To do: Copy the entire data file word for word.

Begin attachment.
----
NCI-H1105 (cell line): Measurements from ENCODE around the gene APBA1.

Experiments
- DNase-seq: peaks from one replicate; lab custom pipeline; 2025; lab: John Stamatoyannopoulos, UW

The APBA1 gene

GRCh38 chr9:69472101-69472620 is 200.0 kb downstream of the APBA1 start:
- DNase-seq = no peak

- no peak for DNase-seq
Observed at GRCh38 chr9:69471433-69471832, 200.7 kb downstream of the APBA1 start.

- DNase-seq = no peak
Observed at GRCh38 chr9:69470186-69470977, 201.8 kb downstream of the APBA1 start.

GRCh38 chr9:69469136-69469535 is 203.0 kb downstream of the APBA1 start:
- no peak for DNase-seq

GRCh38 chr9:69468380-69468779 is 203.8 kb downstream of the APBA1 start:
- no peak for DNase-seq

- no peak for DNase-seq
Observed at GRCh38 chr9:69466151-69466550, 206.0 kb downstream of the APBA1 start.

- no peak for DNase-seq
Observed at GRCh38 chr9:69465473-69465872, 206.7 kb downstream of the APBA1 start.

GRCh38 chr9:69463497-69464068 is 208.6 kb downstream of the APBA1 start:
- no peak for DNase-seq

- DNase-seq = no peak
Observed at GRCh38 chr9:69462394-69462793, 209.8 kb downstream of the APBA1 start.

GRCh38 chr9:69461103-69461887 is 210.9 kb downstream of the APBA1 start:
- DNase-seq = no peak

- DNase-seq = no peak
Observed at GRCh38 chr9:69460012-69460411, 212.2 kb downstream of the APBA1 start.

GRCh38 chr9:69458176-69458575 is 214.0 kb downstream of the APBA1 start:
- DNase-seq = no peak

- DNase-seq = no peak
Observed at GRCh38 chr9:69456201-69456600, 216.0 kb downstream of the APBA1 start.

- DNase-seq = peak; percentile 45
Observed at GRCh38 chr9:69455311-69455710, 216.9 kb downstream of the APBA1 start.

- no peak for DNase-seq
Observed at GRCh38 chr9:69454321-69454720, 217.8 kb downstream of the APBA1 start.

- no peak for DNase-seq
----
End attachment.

NCI-H1105 (cell line): Measurements from ENCODE around the gene APBA1.

Experiments
- DNase-seq: peaks from one replicate; lab custom pipeline; 2025; lab: John Stamatoyannopoulos, UW

The APBA1 gene

GRCh38 chr9:69472101-69472620 is 200.0 kb downstream of the APBA1 start:
- DNase-seq = no peak

- no peak for DNase-seq
Observed at GRCh38 chr9:69471433-69471832, 200.7 kb downstream of the APBA1 start.

- DNase-seq = no peak
Observed at GRCh38 chr9:69470186-69470977, 201.8 kb downstream of the APBA1 start.

GRCh38 chr9:69469136-69469535 is 203.0 kb downstream of the APBA1 start:
- no peak for DNase-seq

GRCh38 chr9:69468380-69468779 is 203.8 kb downstream of the APBA1 start:
- no peak for DNase-seq

- no peak for DNase-seq
Observed at GRCh38 chr9:69466151-69466550, 206.0 kb downstream of the APBA1 start.

- no peak for DNase-seq
Observed at GRCh38 chr9:69465473-69465872, 206.7 kb downstream of the APBA1 start.

GRCh38 chr9:69463497-69464068 is 208.6 kb downstream of the APBA1 start:
- no peak for DNase-seq

- DNase-seq = no peak
Observed at GRCh38 chr9:69462394-69462793, 209.8 kb downstream of the APBA1 start.

GRCh38 chr9:69461103-69461887 is 210.9 kb downstream of the APBA1 start:
- DNase-seq = no peak

- DNase-seq = no peak
Observed at GRCh38 chr9:69460012-69460411, 212.2 kb downstream of the APBA1 start.

GRCh38 chr9:69458176-69458575 is 214.0 kb downstream of the APBA1 start:
- DNase-seq = no peak

- DNase-seq = no peak
Observed at GRCh38 chr9:69456201-69456600, 216.0 kb downstream of the APBA1 start.

- DNase-seq = peak; percentile 45
Observed at GRCh38 chr9:69455311-69455710, 216.9 kb downstream of the APBA1 start.

- no peak for DNase-seq
Observed at GRCh38 chr9:69454321-69454720, 217.8 kb downstream of the APBA1 start.

- no peak for DNase-seq